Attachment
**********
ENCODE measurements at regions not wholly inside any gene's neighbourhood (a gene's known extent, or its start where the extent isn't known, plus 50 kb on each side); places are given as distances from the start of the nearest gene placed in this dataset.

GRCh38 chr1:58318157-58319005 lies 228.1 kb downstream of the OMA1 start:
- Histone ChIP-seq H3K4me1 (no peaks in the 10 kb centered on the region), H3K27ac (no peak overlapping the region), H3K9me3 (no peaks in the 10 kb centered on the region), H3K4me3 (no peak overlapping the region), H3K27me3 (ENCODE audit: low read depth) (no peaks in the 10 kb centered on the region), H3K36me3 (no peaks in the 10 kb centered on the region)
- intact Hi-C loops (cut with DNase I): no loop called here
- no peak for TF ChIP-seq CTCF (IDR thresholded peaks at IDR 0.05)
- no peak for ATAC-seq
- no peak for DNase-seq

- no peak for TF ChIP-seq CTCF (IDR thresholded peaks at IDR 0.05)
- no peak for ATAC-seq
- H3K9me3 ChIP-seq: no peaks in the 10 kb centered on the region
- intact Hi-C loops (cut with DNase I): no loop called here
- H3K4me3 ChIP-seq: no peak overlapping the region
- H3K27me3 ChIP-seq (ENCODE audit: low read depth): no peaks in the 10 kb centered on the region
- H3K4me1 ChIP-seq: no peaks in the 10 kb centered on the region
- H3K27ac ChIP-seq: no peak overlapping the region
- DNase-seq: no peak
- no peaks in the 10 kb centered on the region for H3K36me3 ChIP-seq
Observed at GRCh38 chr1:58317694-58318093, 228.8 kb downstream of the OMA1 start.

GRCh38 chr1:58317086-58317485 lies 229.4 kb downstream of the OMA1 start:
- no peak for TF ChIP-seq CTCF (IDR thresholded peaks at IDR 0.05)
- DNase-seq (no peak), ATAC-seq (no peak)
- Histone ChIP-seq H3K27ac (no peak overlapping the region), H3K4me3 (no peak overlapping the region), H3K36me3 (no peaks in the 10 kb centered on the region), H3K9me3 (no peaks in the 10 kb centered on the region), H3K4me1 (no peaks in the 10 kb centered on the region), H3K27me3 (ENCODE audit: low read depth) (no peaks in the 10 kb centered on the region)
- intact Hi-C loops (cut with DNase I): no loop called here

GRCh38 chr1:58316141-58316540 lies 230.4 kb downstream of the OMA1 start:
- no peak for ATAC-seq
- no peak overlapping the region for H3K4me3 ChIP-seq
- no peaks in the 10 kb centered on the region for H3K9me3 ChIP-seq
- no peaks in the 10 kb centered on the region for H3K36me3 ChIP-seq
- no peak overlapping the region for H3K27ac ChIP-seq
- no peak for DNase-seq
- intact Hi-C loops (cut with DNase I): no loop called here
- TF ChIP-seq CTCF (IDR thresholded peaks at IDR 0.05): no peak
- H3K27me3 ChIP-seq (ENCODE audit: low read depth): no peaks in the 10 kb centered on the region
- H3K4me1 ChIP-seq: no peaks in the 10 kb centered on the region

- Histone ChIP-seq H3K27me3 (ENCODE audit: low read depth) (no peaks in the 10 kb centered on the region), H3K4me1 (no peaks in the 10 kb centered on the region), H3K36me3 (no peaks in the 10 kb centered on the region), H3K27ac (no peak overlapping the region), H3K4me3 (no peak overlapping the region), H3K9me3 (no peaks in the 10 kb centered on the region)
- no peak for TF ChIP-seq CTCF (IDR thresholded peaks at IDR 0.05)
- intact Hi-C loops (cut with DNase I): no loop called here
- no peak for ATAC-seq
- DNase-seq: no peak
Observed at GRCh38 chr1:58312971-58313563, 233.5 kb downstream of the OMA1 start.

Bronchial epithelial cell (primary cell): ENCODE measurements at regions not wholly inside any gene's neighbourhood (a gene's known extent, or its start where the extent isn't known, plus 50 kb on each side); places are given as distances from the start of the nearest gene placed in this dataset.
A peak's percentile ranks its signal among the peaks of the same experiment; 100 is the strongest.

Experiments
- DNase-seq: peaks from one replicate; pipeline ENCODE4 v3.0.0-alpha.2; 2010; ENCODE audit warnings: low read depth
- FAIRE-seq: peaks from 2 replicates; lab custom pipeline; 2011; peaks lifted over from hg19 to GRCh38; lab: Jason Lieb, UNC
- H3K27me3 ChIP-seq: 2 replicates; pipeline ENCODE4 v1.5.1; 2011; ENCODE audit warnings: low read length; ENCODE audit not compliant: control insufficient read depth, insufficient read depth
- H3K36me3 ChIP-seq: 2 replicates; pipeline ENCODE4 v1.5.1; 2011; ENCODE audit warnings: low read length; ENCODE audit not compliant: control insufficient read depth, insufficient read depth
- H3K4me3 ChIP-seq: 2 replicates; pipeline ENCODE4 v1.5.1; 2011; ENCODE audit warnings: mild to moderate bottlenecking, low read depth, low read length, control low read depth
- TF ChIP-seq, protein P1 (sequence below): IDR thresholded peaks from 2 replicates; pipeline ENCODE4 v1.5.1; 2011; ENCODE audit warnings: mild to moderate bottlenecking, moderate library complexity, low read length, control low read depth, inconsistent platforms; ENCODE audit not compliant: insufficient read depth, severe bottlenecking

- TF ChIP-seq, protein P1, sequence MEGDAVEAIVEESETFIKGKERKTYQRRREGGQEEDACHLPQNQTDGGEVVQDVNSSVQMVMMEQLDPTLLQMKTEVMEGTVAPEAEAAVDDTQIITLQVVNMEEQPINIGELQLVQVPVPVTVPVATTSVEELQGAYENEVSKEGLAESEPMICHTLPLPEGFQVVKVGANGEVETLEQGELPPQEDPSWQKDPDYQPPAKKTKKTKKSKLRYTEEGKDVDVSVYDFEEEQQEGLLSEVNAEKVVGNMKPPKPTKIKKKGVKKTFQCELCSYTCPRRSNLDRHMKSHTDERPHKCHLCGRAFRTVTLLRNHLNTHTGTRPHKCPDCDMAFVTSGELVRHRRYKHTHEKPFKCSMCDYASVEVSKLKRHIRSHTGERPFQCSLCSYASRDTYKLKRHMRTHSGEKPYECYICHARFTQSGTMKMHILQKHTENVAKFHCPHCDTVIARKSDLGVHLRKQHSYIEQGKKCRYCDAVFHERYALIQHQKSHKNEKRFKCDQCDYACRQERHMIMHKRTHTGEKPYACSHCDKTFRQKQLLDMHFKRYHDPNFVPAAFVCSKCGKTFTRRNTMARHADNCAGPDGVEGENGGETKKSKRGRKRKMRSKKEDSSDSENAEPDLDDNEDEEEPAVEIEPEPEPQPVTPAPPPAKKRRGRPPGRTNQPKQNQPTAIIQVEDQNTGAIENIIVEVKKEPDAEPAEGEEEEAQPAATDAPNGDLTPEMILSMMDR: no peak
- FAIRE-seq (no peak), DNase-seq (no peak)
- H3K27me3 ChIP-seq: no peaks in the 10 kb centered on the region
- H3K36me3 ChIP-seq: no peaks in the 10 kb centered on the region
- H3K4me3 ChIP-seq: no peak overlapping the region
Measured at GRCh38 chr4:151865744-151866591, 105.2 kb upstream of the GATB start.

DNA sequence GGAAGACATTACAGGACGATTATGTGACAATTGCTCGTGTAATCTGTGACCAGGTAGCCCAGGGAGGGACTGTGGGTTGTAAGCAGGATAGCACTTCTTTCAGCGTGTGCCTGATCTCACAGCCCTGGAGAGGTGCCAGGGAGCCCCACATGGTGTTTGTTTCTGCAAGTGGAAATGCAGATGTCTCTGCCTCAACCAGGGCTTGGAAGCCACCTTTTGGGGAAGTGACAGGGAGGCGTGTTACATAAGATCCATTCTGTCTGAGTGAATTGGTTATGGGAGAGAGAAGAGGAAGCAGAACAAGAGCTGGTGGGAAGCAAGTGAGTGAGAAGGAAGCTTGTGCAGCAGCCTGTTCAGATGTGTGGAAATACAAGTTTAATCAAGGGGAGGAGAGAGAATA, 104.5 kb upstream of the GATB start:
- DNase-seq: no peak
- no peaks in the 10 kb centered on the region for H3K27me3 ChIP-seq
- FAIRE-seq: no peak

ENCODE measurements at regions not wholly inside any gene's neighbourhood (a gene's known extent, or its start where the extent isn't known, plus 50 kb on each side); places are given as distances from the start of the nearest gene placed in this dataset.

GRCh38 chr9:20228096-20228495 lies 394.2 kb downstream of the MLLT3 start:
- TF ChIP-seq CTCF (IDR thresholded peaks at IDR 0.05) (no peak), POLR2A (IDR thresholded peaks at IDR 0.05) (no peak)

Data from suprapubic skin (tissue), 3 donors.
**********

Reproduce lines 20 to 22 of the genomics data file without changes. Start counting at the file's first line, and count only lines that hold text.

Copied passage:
- no peak for TF ChIP-seq CTCF (IDR thresholded peaks at IDR 0.05)
- DNase-seq (no peak), ATAC-seq (no peak)
- Histone ChIP-seq H3K27ac (no peak overlapping the region), H3K4me3 (no peak overlapping the region), H3K36me3 (no peaks in the 10 kb centered on the region), H3K9me3 (no peaks in the 10 kb centered on the region), H3K4me1 (no peaks in the 10 kb centered on the region), H3K27me3 (ENCODE audit: low read depth) (no peaks in the 10 kb centered on the region)